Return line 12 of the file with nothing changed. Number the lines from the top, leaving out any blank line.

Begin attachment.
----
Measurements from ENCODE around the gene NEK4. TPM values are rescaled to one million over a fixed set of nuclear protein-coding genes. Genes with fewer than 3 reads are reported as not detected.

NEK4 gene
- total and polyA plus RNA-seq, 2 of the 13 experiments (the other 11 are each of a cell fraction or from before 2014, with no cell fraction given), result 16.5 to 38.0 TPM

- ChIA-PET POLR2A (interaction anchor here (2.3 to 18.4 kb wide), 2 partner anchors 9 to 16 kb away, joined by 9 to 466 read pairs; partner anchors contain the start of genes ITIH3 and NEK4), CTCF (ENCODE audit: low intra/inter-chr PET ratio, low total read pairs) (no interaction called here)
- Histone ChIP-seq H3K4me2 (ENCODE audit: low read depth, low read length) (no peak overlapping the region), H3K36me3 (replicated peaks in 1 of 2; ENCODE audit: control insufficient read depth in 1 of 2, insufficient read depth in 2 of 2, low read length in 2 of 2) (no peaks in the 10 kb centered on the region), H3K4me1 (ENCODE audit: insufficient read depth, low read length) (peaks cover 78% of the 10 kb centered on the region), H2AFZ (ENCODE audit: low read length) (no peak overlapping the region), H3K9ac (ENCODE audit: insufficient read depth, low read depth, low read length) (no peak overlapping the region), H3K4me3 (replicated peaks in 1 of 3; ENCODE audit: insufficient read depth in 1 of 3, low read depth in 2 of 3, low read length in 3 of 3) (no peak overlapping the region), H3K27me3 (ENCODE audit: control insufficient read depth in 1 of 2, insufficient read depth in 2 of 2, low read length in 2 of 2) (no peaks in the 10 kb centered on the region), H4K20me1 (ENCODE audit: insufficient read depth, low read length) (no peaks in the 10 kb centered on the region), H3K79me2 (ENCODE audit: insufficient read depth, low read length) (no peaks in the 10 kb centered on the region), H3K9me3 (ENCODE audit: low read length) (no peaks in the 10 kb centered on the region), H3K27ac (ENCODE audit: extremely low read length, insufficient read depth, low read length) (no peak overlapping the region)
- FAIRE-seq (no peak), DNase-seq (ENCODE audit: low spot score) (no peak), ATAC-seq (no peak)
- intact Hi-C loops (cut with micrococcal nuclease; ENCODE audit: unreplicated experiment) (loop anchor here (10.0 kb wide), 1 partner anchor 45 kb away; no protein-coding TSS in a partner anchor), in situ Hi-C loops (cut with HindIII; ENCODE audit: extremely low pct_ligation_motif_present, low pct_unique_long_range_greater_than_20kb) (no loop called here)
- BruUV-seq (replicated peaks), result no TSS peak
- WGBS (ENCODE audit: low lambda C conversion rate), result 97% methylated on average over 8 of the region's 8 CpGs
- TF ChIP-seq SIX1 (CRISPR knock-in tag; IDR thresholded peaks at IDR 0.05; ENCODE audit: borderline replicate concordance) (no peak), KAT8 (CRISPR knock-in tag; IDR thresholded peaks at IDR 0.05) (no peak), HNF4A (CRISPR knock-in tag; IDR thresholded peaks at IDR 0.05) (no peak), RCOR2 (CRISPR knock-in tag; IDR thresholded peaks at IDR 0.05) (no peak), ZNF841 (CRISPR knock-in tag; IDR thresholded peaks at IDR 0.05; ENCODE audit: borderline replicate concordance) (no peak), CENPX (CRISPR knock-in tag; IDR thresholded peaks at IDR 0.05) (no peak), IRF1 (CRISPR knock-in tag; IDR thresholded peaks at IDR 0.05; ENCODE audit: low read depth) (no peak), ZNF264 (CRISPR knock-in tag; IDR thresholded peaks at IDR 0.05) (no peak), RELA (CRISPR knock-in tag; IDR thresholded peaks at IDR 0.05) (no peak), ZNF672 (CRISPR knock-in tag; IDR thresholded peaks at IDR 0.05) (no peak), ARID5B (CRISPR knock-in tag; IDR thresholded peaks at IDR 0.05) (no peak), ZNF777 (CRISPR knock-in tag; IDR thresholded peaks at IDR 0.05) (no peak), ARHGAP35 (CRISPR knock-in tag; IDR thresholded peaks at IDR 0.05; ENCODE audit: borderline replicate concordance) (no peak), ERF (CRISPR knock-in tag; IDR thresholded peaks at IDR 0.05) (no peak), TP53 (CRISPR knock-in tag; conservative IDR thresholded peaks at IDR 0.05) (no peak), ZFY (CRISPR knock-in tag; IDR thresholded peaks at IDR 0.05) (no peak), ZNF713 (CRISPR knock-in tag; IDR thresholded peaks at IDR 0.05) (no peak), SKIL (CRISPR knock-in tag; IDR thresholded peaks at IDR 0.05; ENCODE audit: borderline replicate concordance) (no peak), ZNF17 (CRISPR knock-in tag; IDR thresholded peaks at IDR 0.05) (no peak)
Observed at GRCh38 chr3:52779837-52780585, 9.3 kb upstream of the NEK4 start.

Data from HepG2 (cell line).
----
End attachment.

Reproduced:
Data from HepG2 (cell line).